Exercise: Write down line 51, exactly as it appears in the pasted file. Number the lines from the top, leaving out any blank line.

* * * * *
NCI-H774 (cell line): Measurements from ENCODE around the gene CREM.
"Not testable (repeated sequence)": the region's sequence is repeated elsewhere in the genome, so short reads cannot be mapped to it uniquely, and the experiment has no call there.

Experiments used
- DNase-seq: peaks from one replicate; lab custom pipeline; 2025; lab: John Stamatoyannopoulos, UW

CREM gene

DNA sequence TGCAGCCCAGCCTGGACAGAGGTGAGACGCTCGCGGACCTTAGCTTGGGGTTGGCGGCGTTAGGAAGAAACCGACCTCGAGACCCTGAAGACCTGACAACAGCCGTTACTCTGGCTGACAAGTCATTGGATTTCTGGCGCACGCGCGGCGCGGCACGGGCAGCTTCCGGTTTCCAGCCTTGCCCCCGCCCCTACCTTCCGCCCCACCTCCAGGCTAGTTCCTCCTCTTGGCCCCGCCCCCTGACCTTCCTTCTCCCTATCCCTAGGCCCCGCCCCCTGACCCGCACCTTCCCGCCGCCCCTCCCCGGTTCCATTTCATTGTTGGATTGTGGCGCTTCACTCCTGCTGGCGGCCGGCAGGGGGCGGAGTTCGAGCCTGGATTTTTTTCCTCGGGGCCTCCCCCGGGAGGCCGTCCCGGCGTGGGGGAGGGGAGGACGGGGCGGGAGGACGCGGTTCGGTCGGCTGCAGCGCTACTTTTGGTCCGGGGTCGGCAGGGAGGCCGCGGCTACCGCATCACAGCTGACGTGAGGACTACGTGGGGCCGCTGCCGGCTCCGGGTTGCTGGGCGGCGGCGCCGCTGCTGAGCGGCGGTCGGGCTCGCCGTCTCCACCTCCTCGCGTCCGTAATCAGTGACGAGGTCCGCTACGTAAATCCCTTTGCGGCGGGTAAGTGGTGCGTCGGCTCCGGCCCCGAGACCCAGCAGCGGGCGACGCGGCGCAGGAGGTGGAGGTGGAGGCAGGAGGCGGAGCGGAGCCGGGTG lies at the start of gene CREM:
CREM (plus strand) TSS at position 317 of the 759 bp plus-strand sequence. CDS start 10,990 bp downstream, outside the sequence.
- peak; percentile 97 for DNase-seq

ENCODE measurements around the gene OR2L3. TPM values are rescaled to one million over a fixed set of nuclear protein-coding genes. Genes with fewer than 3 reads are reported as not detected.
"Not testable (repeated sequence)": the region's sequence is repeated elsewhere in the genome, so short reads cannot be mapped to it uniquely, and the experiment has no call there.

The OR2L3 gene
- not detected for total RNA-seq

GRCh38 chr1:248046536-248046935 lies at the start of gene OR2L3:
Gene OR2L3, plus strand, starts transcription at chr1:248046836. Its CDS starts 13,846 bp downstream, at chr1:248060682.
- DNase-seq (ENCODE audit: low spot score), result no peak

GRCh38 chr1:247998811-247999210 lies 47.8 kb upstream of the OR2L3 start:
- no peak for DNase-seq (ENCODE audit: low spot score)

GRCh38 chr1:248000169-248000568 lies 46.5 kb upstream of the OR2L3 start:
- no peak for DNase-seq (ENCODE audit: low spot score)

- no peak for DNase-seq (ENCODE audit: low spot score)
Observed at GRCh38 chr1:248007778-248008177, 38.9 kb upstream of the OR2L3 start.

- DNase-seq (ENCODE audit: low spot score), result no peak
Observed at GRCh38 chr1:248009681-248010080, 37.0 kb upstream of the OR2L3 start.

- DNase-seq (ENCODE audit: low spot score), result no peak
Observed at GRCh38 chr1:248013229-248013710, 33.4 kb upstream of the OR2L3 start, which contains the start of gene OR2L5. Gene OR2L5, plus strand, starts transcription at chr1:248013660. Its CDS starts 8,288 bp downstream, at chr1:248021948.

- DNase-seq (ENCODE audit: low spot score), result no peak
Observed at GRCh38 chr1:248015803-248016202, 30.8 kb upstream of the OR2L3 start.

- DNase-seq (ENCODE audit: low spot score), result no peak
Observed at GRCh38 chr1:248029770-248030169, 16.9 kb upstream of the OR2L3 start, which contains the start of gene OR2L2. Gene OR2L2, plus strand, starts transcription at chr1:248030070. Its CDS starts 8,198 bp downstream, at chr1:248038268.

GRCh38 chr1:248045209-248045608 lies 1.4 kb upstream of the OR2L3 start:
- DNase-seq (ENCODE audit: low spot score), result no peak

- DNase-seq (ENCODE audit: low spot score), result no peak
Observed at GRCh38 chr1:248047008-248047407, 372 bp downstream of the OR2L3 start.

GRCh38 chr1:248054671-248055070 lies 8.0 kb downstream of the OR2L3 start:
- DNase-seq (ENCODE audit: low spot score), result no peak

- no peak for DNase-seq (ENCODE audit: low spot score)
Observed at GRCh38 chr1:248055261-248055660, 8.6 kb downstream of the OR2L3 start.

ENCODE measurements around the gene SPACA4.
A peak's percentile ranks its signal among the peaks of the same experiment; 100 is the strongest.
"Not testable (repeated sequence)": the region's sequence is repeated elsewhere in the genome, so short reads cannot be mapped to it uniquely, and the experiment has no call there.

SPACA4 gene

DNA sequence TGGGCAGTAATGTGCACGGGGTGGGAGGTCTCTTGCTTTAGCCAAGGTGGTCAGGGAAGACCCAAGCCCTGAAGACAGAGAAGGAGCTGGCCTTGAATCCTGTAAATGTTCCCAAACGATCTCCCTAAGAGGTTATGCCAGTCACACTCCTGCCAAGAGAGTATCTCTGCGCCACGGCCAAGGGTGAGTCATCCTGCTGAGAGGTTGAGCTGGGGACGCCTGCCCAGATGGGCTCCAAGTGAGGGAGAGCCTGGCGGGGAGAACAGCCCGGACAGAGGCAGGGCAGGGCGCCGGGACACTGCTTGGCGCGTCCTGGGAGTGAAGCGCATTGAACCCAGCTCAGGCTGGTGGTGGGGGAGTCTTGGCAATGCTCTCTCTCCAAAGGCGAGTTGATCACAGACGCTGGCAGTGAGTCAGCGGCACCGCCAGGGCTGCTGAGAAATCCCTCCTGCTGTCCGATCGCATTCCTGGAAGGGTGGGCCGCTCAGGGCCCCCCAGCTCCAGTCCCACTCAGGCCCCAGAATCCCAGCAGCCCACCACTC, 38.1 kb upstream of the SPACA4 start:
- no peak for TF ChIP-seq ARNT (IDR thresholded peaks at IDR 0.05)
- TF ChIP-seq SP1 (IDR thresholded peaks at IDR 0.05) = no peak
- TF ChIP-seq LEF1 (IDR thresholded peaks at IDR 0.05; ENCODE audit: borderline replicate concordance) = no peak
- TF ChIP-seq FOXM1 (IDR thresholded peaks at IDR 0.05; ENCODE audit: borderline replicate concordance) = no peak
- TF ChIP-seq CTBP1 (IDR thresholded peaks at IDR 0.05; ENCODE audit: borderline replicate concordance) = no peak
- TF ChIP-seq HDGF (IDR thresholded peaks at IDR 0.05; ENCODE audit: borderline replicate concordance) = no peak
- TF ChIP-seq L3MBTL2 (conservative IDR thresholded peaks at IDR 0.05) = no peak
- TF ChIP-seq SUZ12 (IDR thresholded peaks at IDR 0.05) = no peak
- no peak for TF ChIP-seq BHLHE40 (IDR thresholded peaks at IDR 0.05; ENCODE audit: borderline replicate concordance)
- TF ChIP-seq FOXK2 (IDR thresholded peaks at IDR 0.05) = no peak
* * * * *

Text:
- no peak for TF ChIP-seq BHLHE40 (IDR thresholded peaks at IDR 0.05; ENCODE audit: borderline replicate concordance)